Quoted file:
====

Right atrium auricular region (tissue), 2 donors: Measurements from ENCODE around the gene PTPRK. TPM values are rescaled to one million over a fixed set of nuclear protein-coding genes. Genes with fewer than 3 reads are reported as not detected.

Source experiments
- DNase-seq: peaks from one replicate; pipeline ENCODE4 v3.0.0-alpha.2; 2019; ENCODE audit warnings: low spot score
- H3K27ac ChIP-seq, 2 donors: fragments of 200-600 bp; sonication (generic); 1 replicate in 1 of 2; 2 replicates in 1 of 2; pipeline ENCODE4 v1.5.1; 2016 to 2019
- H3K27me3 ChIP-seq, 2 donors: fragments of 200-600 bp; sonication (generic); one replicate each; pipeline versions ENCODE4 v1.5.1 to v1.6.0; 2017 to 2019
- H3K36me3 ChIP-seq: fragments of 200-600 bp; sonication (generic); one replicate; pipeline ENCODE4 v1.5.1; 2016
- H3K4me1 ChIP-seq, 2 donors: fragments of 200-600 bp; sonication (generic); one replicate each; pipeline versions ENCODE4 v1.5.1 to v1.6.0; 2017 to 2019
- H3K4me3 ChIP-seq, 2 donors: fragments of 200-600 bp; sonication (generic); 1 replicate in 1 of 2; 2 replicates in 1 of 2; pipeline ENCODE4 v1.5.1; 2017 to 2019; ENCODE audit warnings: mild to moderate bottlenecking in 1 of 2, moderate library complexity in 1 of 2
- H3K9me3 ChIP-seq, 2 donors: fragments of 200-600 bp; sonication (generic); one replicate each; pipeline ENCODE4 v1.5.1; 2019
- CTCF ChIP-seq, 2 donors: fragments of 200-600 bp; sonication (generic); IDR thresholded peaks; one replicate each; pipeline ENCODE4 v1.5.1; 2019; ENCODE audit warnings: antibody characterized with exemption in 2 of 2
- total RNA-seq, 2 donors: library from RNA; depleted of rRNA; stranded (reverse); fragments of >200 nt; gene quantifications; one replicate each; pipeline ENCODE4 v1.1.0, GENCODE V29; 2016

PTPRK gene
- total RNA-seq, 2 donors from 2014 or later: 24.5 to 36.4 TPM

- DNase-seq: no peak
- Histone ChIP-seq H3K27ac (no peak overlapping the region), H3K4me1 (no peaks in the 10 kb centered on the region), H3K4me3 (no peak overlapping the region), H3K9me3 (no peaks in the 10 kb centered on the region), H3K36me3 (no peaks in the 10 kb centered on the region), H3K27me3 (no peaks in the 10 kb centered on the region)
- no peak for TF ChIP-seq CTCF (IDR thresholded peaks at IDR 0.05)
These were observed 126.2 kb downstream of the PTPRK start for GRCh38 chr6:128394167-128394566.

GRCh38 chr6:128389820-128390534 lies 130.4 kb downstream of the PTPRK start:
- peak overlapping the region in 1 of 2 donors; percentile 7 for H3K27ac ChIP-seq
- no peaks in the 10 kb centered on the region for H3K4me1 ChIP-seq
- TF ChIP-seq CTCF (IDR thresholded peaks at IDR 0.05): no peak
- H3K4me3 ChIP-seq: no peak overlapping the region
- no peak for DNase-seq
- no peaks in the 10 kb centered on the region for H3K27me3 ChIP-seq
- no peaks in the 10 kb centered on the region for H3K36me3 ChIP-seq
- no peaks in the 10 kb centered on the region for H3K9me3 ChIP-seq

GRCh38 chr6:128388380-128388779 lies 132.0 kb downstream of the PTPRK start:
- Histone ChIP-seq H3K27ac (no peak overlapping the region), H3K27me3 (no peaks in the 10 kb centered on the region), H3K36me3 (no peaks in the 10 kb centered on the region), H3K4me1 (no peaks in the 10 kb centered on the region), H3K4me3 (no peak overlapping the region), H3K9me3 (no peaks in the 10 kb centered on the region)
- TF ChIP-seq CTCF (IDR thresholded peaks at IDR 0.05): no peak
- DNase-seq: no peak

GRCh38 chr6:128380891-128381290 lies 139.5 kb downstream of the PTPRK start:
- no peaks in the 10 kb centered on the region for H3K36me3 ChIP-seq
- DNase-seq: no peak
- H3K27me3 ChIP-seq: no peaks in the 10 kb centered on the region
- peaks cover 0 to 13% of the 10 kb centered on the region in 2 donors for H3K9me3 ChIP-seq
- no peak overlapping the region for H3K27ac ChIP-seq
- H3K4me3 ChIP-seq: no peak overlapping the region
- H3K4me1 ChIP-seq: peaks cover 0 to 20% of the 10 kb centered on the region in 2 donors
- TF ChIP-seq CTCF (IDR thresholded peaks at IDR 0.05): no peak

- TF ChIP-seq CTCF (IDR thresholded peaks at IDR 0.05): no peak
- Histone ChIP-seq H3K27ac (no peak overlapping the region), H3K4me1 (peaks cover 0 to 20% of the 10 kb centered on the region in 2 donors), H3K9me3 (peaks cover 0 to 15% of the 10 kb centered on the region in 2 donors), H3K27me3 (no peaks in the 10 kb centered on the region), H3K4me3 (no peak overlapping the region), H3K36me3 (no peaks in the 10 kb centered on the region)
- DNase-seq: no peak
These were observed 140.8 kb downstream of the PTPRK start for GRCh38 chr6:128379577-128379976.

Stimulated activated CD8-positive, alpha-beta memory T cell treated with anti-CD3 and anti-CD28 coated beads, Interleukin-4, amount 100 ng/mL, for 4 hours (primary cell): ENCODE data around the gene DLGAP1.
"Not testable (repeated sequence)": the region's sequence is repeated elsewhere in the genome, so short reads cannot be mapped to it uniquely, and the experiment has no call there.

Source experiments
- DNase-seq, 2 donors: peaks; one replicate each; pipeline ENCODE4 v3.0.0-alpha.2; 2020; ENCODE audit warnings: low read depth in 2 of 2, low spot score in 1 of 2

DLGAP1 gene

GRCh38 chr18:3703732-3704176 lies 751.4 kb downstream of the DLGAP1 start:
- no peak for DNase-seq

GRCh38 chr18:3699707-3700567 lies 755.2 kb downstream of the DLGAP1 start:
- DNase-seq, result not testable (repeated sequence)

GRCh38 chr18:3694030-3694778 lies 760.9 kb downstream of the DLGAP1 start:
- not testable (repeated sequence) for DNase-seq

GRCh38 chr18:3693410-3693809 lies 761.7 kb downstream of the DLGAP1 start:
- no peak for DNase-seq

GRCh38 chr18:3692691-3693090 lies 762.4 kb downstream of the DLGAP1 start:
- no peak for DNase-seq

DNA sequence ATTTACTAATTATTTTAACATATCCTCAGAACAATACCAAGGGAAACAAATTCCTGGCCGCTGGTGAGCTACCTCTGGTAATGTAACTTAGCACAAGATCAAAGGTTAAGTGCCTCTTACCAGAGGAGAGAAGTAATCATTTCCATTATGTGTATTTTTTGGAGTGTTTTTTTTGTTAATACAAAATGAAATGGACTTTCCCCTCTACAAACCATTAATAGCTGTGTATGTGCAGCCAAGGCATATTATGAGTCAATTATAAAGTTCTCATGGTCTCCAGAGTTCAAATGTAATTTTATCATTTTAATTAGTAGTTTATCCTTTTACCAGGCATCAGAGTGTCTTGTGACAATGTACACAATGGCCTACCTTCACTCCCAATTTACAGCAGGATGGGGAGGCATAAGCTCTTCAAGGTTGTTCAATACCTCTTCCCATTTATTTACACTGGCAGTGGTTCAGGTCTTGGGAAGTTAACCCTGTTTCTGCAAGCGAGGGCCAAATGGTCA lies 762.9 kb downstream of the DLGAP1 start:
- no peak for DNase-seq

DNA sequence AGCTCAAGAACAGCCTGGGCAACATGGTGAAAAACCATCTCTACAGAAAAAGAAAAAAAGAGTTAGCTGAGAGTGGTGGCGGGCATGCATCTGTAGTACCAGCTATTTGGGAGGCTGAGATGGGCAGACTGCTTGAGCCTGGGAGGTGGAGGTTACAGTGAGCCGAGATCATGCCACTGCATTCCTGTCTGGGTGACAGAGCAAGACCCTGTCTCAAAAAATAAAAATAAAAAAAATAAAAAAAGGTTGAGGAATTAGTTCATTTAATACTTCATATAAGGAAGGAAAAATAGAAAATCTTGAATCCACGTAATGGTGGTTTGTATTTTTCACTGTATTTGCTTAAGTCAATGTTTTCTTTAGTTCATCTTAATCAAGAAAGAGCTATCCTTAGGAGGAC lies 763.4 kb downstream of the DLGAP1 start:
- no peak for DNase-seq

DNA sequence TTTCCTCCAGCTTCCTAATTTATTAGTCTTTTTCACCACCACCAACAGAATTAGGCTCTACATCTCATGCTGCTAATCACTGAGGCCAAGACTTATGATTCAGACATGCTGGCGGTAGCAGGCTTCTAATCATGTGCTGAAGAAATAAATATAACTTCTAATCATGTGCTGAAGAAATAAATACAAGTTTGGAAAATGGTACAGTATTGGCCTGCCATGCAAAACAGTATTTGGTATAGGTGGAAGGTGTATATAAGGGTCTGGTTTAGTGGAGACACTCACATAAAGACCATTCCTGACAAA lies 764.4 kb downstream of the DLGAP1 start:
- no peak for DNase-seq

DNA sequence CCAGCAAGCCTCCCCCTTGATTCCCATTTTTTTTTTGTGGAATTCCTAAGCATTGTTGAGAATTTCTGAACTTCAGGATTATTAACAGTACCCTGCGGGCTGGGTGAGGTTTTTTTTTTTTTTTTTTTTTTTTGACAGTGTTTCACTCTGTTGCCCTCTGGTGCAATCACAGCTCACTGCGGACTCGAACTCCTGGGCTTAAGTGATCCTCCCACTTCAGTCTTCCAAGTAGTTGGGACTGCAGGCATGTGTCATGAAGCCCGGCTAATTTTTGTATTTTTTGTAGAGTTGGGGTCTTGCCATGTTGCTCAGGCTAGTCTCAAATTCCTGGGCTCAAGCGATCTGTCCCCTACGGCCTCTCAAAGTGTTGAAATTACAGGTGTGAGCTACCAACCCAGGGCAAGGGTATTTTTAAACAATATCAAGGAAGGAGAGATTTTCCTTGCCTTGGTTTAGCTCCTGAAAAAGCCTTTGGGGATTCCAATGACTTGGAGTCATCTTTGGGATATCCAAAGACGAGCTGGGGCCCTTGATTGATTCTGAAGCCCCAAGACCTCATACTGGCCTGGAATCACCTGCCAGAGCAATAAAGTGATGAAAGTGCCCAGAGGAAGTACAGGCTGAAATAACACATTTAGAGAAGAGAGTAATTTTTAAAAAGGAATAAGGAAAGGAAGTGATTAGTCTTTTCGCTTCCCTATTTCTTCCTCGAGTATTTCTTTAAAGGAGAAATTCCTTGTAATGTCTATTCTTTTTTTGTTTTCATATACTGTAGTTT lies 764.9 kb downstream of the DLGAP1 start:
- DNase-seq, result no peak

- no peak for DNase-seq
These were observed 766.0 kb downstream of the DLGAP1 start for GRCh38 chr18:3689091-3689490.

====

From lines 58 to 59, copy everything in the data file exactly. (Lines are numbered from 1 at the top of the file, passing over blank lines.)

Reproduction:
- no peak for DNase-seq

DNA sequence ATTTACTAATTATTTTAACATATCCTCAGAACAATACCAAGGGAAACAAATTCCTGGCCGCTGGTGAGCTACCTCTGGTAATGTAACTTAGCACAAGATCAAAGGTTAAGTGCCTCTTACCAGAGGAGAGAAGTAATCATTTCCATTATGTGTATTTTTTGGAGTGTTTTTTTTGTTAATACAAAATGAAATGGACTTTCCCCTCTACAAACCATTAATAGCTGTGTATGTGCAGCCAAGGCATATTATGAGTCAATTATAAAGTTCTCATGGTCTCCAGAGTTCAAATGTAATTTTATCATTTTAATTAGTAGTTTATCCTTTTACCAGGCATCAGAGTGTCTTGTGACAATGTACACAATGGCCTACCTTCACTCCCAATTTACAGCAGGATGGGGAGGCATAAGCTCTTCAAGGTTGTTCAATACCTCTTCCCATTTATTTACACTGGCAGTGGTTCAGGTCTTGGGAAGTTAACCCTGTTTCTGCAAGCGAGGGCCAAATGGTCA lies 762.9 kb downstream of the DLGAP1 start: